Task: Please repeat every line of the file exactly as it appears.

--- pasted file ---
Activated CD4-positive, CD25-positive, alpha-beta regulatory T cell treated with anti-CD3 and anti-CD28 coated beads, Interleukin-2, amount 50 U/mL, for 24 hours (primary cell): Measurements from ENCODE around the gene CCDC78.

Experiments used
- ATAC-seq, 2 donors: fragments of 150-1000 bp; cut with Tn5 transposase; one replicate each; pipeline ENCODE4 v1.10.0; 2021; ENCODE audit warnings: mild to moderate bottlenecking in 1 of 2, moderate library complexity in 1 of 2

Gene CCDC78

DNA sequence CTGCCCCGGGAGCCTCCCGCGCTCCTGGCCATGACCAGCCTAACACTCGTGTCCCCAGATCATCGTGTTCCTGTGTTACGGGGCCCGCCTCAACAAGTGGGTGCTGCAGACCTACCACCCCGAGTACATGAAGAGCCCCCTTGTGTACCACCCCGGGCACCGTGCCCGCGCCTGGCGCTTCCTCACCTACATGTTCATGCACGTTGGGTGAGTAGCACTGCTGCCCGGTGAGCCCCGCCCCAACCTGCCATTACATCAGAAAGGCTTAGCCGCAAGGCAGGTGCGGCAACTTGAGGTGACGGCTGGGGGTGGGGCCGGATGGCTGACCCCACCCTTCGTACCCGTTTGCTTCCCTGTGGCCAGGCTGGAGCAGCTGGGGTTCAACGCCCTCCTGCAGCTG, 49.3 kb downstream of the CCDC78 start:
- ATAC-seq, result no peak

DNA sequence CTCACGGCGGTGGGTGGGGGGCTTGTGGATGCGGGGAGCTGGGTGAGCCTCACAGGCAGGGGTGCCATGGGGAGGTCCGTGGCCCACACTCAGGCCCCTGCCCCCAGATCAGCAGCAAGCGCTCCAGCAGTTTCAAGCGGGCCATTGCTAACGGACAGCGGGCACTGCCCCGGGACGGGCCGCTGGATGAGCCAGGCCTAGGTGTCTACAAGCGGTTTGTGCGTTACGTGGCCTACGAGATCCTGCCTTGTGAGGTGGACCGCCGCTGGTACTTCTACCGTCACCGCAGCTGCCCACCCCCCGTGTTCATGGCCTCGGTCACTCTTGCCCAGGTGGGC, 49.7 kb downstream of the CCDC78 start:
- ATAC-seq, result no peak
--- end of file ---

Activated CD4-positive, CD25-positive, alpha-beta regulatory T cell treated with anti-CD3 and anti-CD28 coated beads, Interleukin-2, amount 50 U/mL, for 24 hours (primary cell): Measurements from ENCODE around the gene CCDC78.

Experiments used
- ATAC-seq, 2 donors: fragments of 150-1000 bp; cut with Tn5 transposase; one replicate each; pipeline ENCODE4 v1.10.0; 2021; ENCODE audit warnings: mild to moderate bottlenecking in 1 of 2, moderate library complexity in 1 of 2

Gene CCDC78

DNA sequence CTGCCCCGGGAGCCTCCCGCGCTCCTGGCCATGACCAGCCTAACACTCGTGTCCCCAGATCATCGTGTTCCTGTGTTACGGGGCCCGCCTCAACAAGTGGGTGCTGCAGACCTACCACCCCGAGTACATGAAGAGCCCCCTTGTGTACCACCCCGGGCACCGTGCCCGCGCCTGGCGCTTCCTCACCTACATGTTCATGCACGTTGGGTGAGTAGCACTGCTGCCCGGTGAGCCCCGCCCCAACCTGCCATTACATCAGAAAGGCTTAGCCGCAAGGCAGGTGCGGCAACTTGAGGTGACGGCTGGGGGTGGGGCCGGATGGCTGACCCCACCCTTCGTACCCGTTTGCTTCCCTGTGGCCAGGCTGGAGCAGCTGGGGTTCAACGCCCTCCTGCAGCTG, 49.3 kb downstream of the CCDC78 start:
- ATAC-seq, result no peak

DNA sequence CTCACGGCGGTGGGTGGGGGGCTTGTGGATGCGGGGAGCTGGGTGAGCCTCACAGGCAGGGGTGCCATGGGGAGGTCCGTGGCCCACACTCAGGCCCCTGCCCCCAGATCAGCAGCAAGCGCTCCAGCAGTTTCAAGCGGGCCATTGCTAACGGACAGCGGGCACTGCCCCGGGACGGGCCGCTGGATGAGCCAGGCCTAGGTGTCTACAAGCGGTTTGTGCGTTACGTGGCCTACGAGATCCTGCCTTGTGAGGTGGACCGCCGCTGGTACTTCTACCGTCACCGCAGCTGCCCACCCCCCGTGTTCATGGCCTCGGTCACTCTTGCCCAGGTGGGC, 49.7 kb downstream of the CCDC78 start:
- ATAC-seq, result no peak